This remarkable laser-cut replica of Pegasus Bridge, along with scenery representing other key features of the battle site such as the Café Gondrée, gun emplacement, machine gun posts and bunker are all included in this superb battle-set, allowing you to recreate the battle on the tabletop. Can your valiant glider troops take the bridge or will the Germans see you off before reinforcements arrive?
Pegasus Bridge contains everything you’ll need to refight this famous night assault:
- Tilting laser-cut Pegasus Bridge with working checkpoints at both ends
- Laser-cut Café Gondrée with accessible interiors
- 16-page booklet with scenarios, rules and assembly instructions
- Laser-cut machine gun bunker
- 2 laser-cut French telegraph poles
- Major John Howard (exclusive metal figure)
- 12 plastic multi-pose British Airborne
- 24 plastic multi-pose German Grenadiers
- Resin gun emplacement
- German 5cm KwK 39 anti-tank gun and 3 crew
- Resin machine gun nest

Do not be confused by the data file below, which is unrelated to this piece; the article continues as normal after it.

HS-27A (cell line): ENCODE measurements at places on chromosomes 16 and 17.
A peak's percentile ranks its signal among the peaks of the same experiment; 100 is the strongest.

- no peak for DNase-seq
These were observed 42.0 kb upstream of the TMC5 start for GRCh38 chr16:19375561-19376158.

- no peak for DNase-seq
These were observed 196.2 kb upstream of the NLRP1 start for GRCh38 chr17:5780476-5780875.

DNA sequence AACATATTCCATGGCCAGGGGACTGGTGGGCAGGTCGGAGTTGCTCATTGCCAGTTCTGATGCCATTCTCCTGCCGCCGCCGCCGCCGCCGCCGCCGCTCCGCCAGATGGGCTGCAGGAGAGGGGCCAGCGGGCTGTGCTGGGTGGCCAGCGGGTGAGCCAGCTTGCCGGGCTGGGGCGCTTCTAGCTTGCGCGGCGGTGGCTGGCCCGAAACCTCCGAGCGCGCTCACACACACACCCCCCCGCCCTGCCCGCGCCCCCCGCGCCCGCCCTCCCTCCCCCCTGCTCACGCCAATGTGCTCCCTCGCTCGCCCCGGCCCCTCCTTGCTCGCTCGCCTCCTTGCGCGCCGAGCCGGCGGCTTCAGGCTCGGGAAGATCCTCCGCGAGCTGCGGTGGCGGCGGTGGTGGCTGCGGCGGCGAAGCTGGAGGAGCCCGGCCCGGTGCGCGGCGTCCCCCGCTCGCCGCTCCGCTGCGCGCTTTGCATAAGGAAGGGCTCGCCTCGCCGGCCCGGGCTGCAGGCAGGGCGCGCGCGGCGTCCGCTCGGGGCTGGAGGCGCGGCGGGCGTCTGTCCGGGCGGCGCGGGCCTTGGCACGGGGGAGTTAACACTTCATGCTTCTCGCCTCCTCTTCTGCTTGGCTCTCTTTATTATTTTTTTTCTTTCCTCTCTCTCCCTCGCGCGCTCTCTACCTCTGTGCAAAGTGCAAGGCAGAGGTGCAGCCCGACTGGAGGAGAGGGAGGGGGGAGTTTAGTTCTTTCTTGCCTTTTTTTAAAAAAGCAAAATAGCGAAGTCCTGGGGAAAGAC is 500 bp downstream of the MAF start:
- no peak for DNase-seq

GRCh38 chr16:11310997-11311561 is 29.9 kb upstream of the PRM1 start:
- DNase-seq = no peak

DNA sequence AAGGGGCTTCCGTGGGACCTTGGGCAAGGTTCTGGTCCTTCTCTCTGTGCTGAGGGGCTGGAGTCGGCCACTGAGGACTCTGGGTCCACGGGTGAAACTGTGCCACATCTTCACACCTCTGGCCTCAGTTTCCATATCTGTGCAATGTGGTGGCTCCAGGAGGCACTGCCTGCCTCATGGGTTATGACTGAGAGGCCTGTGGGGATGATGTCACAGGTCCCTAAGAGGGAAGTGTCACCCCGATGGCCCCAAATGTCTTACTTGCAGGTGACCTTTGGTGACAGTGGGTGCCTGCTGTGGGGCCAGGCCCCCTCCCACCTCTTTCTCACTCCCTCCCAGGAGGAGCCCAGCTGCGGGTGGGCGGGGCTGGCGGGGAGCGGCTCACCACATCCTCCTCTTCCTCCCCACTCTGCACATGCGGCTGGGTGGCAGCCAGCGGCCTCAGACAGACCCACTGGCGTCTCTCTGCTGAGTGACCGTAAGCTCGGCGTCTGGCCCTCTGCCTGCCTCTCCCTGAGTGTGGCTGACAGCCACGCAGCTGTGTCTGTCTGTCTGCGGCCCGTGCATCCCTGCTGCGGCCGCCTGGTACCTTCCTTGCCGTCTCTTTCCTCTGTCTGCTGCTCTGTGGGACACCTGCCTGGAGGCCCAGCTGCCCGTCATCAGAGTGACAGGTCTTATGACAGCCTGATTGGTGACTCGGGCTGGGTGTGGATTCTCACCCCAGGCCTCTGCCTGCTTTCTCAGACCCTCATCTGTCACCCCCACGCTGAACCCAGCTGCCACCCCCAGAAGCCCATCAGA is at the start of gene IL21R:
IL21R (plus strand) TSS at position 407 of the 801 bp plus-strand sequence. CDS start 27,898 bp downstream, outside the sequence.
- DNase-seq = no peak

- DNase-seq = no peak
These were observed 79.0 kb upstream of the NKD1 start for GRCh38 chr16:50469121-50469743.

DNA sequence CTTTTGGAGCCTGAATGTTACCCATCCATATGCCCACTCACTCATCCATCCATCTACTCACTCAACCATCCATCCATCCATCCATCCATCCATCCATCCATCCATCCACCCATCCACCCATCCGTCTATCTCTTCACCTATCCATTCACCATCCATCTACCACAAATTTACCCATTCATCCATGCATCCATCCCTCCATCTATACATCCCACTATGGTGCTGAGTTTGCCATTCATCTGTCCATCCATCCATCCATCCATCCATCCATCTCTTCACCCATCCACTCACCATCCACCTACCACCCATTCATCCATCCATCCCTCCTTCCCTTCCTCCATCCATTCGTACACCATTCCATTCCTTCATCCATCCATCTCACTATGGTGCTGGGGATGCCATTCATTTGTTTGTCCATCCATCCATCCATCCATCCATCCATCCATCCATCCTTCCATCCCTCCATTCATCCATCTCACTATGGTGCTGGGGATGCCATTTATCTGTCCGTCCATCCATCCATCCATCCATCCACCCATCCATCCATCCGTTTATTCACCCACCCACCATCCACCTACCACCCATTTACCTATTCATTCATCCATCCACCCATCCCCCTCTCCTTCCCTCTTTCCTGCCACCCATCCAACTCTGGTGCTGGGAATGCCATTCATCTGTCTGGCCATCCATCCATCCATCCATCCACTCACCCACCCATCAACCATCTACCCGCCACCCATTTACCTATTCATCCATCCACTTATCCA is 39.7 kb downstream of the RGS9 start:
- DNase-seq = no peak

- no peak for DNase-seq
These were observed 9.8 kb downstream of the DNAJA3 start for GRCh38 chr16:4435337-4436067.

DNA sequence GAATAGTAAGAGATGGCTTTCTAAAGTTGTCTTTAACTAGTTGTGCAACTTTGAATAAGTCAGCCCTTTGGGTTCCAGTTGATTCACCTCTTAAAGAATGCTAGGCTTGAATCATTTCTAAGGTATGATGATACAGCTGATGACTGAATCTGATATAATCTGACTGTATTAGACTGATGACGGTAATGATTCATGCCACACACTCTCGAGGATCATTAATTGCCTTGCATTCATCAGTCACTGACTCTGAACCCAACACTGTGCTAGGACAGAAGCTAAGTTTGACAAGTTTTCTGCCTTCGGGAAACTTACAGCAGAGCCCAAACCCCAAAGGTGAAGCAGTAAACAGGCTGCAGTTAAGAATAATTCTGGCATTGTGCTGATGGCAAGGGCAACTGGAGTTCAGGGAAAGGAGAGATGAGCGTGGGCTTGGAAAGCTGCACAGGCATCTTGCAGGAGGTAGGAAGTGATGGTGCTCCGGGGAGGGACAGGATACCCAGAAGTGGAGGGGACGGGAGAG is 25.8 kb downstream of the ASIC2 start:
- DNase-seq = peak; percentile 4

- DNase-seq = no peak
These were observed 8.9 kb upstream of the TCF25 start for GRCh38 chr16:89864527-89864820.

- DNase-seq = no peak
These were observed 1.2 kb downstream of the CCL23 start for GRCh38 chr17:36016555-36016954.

- German MG42 medium machine-gun team
- Full-colour waterslide decal sheets for the German and British Airborne miniatures
In the hours before the Allied invasion of Hitler’s Europe was to begin at Normandy, a number of key points had to be neutralised lest the Allied troops be thrown back into the sea and to give the Allies the opportunity to disrupt German reinforcements heading towards the landing beaches.
One of these vital targets was the swing bridge over the canal at Bénouville.
In the early hours of 6th June 1944, the men of D Company, 2nd Oxfordshire & Buckinghamshire Light Infantry, led by Major John Howard, landed by glider – the first British troops to land on D-Day.
Their primary objective was to capture the two road bridges over the River Orne and the Caen Canal
The Bénouville bridge was guarded by machine gun posts, an anti-tank gun emplacement and a machine gun bunker, but the pinpoint glider assault caught the German defenders unprepared. After a vicious firefight, the highly-trained British soldiers captured the bridge and prepared defences for the inevitable German counter-attack, which they successfully repelled. The victorious British 6th Airborne Division could now protect the eastern flank of the Allied landings.
To recognise their bravery and sacrifice, the Caen Canal Bridge was renamed ‘Pegasus Bridge’ by the local population, inspired by the distinctive divisional badge of the 6th Airborne Division.